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Very Tiny Countdown

October 29, 2012

It’s a NaNo countdown…very tiny…? Ah, what do you know from funny?

The outline is officially fully-formed, character intro to denouement, even a 2-page coda at the end.  While chapters are really glorified scenes, each scene is fully structured in its own little outline.  It’s a masterpiece of outlining if I do say so myself.  And, in the spirit of giving credit where it is due, I want to give the credit for this to my word processor, Scrivener.

The layout of Scrivener is very much designed for the outliner.  At first I was turned off by this because, contrary to my recent blog history, I am not an outliner.  I’m a pantser (but not the kind that sneaks up behind you and pulls down your gym shorts).  However, as I learned during last year’s NaNo, writing a novel is not really a pantser’s game.  Some degree of planning and structure is a necessity, though how much and what form varies author to author.  The only novel I ever finished writing was the very first thing I wrote, for which I had an outline (complete with Roman numerals and indents).  Scrivener’s index card system gave me tools with which to brainstorm and organize my thoughts; quite a feat, as anyone who has ever seen my desk can attest.  Moreover, the outlining system gives me the framework to start writing scenes and keep those scenes linked to the respective portion of the outline.  And I can’t wait to get to it.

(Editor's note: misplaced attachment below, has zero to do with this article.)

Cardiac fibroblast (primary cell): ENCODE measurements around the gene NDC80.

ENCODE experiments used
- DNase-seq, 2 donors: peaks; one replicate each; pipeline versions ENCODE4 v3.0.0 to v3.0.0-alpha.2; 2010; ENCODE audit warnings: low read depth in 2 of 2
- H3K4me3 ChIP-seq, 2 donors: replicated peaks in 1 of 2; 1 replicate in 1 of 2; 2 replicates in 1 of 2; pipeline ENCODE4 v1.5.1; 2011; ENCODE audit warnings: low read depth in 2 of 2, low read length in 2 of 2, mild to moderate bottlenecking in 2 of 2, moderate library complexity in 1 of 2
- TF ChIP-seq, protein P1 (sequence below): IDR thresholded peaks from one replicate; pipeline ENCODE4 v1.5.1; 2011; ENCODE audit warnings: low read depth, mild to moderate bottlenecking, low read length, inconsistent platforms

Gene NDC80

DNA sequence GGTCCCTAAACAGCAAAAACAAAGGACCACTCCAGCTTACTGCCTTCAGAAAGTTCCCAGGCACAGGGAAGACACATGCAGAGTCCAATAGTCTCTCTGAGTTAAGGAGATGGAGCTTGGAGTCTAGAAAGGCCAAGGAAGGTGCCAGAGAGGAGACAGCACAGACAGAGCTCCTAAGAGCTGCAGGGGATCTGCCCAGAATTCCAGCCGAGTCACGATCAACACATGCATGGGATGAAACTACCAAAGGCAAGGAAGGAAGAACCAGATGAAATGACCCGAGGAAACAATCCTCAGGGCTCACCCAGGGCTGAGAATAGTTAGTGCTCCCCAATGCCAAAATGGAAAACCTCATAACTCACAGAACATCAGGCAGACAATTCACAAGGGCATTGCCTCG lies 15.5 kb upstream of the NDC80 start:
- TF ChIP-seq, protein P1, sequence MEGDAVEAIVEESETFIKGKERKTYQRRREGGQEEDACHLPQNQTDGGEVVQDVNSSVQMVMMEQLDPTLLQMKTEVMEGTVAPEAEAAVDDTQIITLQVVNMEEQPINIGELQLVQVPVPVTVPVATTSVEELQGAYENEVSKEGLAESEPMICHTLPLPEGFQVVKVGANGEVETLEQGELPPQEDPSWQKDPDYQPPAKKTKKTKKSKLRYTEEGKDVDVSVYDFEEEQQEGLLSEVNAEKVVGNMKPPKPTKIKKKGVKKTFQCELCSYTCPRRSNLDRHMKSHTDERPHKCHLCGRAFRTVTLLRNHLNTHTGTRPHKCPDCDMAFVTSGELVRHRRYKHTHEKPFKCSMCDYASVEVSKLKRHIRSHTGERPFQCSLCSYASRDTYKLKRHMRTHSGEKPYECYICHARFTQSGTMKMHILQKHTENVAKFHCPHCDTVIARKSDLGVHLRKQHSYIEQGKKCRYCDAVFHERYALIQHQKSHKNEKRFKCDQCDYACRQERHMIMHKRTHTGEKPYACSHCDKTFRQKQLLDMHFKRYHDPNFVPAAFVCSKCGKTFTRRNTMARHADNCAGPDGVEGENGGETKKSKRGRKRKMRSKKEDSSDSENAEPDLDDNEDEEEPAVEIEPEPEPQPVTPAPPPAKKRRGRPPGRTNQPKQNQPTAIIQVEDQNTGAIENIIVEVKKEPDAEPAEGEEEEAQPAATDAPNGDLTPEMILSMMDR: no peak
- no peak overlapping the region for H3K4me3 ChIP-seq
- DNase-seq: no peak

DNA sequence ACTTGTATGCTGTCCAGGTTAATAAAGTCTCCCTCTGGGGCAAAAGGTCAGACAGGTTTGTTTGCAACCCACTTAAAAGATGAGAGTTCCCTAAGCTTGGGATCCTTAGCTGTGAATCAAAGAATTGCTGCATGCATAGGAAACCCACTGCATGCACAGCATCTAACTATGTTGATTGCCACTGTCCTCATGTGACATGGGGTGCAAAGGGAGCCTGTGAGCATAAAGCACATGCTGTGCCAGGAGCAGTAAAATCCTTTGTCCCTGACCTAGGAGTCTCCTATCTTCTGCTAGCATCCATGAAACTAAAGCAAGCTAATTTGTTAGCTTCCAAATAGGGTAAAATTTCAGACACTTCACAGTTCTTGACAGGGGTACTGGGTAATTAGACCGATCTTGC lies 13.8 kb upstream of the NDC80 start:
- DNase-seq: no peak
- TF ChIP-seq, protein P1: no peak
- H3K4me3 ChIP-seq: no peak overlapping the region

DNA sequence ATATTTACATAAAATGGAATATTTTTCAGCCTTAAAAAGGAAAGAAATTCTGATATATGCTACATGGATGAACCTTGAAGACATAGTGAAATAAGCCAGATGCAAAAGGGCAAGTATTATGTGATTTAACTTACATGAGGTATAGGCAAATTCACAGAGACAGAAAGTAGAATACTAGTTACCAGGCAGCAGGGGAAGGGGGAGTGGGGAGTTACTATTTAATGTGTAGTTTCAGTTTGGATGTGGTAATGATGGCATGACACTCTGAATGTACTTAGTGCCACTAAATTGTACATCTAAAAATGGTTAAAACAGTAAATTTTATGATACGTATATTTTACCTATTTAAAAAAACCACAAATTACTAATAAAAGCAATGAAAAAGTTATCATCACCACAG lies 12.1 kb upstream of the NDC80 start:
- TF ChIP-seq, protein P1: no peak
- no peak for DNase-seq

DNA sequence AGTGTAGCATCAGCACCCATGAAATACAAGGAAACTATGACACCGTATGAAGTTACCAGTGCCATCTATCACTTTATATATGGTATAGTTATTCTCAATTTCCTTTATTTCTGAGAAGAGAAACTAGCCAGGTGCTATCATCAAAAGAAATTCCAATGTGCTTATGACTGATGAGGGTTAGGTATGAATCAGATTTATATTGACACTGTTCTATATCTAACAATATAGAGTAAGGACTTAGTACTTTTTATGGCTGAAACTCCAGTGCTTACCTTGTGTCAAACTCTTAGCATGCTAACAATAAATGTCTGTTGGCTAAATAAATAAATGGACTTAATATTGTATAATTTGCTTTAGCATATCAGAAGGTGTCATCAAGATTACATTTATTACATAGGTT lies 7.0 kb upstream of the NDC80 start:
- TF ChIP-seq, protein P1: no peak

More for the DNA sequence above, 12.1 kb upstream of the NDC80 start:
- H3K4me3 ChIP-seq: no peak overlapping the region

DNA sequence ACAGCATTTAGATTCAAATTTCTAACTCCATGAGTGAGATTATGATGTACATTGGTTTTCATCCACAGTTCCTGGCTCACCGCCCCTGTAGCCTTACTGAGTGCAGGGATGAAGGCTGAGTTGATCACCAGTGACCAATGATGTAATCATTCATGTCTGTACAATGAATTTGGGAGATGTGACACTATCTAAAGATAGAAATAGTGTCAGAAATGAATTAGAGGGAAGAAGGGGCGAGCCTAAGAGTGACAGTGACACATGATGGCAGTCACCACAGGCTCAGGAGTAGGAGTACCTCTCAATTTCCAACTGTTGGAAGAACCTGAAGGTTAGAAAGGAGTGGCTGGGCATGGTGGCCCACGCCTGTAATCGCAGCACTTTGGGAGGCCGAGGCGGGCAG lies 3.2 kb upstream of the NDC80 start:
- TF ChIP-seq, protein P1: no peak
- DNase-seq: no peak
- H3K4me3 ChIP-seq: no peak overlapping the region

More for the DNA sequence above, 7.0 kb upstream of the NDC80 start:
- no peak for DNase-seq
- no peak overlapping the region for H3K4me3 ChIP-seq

I have only used Scrivener for one other project before, a very segmented short story entitled “The Scrapper and the Saint Bernard” for the collection Galactic Creatures.  In that story, each index card was a scene in which the main character spoke into his space suit’s recording device. It was 100% dialog, though 95% of the story was him talking to himself or to a mostly inanimate satellite.  (Confused?  Think Cast Away in space.)  Anyway, the story was very experimental in format and I wanted to have a feel for the structure before I tried to write the story; it needed a descent into delirium I had never attempted, and without stage directions.  I embraced the structure and was incredibly happy with the result.  There may well be something to this whole outlining thing.

Still, we’re talking about a sentence or two to structure each thousand words.  A pretty thorough substructure, no doubt, but I still have a whole lot of gaps to fill during the writing process.  And the outline went through some growing pains as each chapter notecard grew into 3-6 notecards.  Chapters split, merged, reorganized, new chapters spawned.  I’d be a fool to think the same won’t happen in the writing process.  And again when I finally reach the editing phase.  This is by far the largest project I’ve ever undertaken and I have done ten times the prep that I’ve put into any other project.  I have no excuse to fail.  So I guess I’d better not.

My goals for the next two days include reacquainting myself with the first few chapters of the outline and condensing my novel into an elevator pitch so I can tell people what the heck I’m writing without robbing them of a half hour.  That may be the biggest challenge of the bunch.

It’s almost here; good luck, WriMos!

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